Bacterial resistance to traditional antibiotics has driven research attempts to identify new drug targets in recently discovered regulatory pathways. Regulatory systems that utilize intracellular cyclic di-GMP (c-di-GMP) as a second messenger are one such class of target. c-di-GMP is a signaling molecule found in almost all bacteria that acts to regulate an extensive range of processes including antibiotic resistance, biofilm formation and virulence. The understanding of how c-di-GMP signaling controls aspects of antibiotic resistant biofilm development has suggested approaches whereby alteration of the cellular concentrations of the nucleotide or disruption of these signaling pathways may lead to reduced biofilm formation or increased susceptibility of the biofilms to antibiotics. We describe a simple high-throughput bioreporter protocol, based on green fluorescent protein (GFP), whose expression is under the control of the c-di-GMP responsive promoter cdrA, to rapidly screen for small molecules with the potential to modulate c-di-GMP cellular levels in Pseudomonas aeruginosa (P. aeruginosa). This simple protocol can screen upwards of 3,500 compounds within 48 hours and has the ability to be adapted to multiple microorganisms.

  5. Complex regulatory network encompassing the Csr, c-di-GMP and motility systems of Salmonella Typhimurium.

    PubMed

    Jonas, Kristina; Edwards, Adrianne N; Ahmad, Irfan; Romeo, Tony; Römling, Ute; Melefors, Ojar

    2010-02-01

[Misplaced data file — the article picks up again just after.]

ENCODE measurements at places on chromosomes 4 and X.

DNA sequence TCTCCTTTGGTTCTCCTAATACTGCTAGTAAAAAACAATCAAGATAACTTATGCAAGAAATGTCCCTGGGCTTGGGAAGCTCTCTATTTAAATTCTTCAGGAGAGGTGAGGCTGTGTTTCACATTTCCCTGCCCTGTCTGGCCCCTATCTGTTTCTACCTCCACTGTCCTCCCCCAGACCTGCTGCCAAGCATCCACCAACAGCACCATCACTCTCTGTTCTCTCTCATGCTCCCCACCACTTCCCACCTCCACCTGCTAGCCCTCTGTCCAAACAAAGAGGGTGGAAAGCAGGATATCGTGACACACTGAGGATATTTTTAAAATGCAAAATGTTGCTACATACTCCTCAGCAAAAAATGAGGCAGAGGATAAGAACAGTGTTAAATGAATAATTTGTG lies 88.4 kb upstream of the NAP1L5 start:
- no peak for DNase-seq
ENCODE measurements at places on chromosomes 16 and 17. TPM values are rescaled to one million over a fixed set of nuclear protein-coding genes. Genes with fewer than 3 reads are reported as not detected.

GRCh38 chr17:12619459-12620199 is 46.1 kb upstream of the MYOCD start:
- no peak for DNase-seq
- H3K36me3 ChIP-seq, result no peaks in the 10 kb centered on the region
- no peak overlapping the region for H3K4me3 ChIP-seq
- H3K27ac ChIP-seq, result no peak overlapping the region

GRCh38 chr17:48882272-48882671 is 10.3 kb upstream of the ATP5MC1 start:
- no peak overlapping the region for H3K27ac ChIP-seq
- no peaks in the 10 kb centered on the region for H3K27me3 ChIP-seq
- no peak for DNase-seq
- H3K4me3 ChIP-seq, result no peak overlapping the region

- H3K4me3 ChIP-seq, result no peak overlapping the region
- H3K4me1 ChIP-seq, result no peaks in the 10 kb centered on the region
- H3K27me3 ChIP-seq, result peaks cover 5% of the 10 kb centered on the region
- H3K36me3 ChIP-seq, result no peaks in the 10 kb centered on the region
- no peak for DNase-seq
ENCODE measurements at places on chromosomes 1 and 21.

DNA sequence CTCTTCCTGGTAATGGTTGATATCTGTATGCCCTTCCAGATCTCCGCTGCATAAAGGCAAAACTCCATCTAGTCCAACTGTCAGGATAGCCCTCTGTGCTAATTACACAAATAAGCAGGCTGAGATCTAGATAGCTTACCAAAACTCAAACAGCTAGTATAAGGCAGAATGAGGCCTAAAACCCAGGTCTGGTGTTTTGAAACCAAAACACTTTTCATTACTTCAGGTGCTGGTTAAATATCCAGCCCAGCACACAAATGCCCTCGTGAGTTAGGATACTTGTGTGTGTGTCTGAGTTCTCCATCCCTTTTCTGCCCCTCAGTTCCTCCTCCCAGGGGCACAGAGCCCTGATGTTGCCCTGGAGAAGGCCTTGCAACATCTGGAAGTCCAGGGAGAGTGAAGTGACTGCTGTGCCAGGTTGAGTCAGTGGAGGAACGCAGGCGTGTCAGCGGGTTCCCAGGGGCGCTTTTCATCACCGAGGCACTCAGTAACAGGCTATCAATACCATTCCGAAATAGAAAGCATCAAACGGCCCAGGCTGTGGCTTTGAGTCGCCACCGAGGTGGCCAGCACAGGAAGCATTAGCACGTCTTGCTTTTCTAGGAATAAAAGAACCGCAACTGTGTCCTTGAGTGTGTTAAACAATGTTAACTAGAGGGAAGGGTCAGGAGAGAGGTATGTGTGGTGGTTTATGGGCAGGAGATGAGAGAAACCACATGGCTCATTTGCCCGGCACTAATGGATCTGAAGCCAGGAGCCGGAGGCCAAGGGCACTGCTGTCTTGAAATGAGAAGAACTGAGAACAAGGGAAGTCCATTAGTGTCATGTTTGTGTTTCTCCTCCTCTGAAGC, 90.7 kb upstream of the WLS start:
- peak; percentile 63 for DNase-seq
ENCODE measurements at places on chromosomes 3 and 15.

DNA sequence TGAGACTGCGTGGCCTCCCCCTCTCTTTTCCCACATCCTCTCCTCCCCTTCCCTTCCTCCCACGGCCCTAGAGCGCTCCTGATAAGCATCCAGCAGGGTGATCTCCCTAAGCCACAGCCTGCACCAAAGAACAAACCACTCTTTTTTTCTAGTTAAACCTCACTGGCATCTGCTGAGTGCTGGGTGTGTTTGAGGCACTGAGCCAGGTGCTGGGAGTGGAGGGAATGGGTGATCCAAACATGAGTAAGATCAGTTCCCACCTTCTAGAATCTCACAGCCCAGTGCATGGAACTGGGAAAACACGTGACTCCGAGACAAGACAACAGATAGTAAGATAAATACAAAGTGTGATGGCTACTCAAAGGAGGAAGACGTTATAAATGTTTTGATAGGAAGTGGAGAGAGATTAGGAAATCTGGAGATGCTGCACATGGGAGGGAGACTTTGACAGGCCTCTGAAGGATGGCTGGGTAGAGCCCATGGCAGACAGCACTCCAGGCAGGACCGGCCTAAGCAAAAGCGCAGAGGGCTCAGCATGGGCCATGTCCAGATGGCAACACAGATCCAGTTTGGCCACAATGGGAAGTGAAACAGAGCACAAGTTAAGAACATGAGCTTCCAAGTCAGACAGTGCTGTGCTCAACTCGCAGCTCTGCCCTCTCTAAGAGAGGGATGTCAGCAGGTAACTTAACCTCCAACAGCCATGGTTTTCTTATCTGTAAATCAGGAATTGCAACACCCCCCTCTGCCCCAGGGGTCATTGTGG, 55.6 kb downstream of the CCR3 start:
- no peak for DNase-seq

Bacterial survival depends on the ability to switch between sessile and motile lifestyles in response to changing environmental conditions. In many species, this switch is governed by (3'-5')-cyclic-diguanosine monophosphate (c-di-GMP), a signalling molecule, which is metabolized by proteins containing GGDEF and/or EAL domains. Salmonella Typhimurium contains 20 such proteins. Here, we show that the RNA-binding protein CsrA regulates the expression of eight genes encoding GGDEF, GGDEF-EAL and EAL domain proteins. CsrA bound directly to the mRNA leaders of five of these genes, suggesting that it may regulate these genes post-transcriptionally. The c-di-GMP-specific phosphodiesterase STM3611, which reciprocally controls flagella function and production of biofilm matrix components, was regulated by CsrA binding to the mRNA, but was also indirectly regulated by CsrA through the FlhDC/FliA flagella cascade and STM1344. STM1344 is an unconventional (c-di-GMP-inactive) EAL domain protein, recently identified as a negative regulator of flagella gene expression. Here, we demonstrate that CsrA directly downregulates expression of STM1344, which in turn regulates STM3611 through fliA and thus reciprocally controls motility and biofilm factors. Altogether, our data reveal that the concerted and complex regulation of several genes encoding GGDEF/EAL domain proteins allows CsrA to control the motility-sessility switch in S. Typhimurium at multiple levels.